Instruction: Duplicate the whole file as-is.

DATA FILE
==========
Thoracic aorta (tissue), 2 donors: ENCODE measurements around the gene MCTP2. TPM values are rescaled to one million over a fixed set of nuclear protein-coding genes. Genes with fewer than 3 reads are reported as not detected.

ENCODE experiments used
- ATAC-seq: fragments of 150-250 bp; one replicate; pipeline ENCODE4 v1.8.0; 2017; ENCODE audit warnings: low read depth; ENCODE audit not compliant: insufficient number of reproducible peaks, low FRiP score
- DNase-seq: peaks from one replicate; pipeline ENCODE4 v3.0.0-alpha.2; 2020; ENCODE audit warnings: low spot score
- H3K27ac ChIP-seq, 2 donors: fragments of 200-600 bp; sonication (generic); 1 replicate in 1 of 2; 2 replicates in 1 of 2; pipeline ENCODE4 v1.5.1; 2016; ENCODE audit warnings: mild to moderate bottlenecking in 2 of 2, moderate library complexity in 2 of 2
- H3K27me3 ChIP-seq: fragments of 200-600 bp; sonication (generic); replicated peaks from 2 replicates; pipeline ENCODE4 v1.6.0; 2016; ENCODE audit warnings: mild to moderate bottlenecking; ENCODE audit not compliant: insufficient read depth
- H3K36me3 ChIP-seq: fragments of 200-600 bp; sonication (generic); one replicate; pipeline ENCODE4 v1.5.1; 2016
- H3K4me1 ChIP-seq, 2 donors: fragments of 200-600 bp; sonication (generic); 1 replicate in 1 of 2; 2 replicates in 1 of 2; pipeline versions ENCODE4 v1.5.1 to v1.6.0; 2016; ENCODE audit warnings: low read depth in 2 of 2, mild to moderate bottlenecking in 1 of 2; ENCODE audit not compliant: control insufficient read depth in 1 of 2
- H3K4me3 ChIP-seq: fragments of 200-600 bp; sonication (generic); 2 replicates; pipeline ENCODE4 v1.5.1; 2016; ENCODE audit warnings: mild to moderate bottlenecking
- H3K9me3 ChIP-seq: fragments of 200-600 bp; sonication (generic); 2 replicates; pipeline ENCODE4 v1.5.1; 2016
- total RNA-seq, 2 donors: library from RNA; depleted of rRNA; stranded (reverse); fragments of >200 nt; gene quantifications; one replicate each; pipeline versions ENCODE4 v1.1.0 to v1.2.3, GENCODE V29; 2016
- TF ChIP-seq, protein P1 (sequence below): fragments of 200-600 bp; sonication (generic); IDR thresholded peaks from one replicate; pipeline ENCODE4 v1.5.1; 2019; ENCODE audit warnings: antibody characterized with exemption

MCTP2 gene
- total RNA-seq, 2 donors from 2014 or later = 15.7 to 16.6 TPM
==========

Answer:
Thoracic aorta (tissue), 2 donors: ENCODE measurements around the gene MCTP2. TPM values are rescaled to one million over a fixed set of nuclear protein-coding genes. Genes with fewer than 3 reads are reported as not detected.

ENCODE experiments used
- ATAC-seq: fragments of 150-250 bp; one replicate; pipeline ENCODE4 v1.8.0; 2017; ENCODE audit warnings: low read depth; ENCODE audit not compliant: insufficient number of reproducible peaks, low FRiP score
- DNase-seq: peaks from one replicate; pipeline ENCODE4 v3.0.0-alpha.2; 2020; ENCODE audit warnings: low spot score
- H3K27ac ChIP-seq, 2 donors: fragments of 200-600 bp; sonication (generic); 1 replicate in 1 of 2; 2 replicates in 1 of 2; pipeline ENCODE4 v1.5.1; 2016; ENCODE audit warnings: mild to moderate bottlenecking in 2 of 2, moderate library complexity in 2 of 2
- H3K27me3 ChIP-seq: fragments of 200-600 bp; sonication (generic); replicated peaks from 2 replicates; pipeline ENCODE4 v1.6.0; 2016; ENCODE audit warnings: mild to moderate bottlenecking; ENCODE audit not compliant: insufficient read depth
- H3K36me3 ChIP-seq: fragments of 200-600 bp; sonication (generic); one replicate; pipeline ENCODE4 v1.5.1; 2016
- H3K4me1 ChIP-seq, 2 donors: fragments of 200-600 bp; sonication (generic); 1 replicate in 1 of 2; 2 replicates in 1 of 2; pipeline versions ENCODE4 v1.5.1 to v1.6.0; 2016; ENCODE audit warnings: low read depth in 2 of 2, mild to moderate bottlenecking in 1 of 2; ENCODE audit not compliant: control insufficient read depth in 1 of 2
- H3K4me3 ChIP-seq: fragments of 200-600 bp; sonication (generic); 2 replicates; pipeline ENCODE4 v1.5.1; 2016; ENCODE audit warnings: mild to moderate bottlenecking
- H3K9me3 ChIP-seq: fragments of 200-600 bp; sonication (generic); 2 replicates; pipeline ENCODE4 v1.5.1; 2016
- total RNA-seq, 2 donors: library from RNA; depleted of rRNA; stranded (reverse); fragments of >200 nt; gene quantifications; one replicate each; pipeline versions ENCODE4 v1.1.0 to v1.2.3, GENCODE V29; 2016
- TF ChIP-seq, protein P1 (sequence below): fragments of 200-600 bp; sonication (generic); IDR thresholded peaks from one replicate; pipeline ENCODE4 v1.5.1; 2019; ENCODE audit warnings: antibody characterized with exemption

MCTP2 gene
- total RNA-seq, 2 donors from 2014 or later = 15.7 to 16.6 TPM